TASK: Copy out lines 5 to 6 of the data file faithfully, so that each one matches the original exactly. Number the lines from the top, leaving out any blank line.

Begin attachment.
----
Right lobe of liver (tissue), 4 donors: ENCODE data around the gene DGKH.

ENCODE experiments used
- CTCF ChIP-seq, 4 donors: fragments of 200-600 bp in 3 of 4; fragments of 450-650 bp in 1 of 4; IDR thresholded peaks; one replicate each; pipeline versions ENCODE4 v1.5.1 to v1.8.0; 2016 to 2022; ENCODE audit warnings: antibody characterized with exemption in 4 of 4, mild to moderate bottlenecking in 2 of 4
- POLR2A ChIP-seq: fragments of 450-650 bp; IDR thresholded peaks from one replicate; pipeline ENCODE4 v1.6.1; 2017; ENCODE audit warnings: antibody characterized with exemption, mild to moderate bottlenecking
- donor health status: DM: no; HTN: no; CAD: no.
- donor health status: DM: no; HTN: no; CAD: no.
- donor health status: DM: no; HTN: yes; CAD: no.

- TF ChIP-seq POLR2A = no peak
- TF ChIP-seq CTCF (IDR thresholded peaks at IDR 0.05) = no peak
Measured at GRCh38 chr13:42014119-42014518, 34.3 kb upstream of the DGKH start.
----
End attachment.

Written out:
- donor health status: DM: no; HTN: no; CAD: no.
- donor health status: DM: no; HTN: no; CAD: no.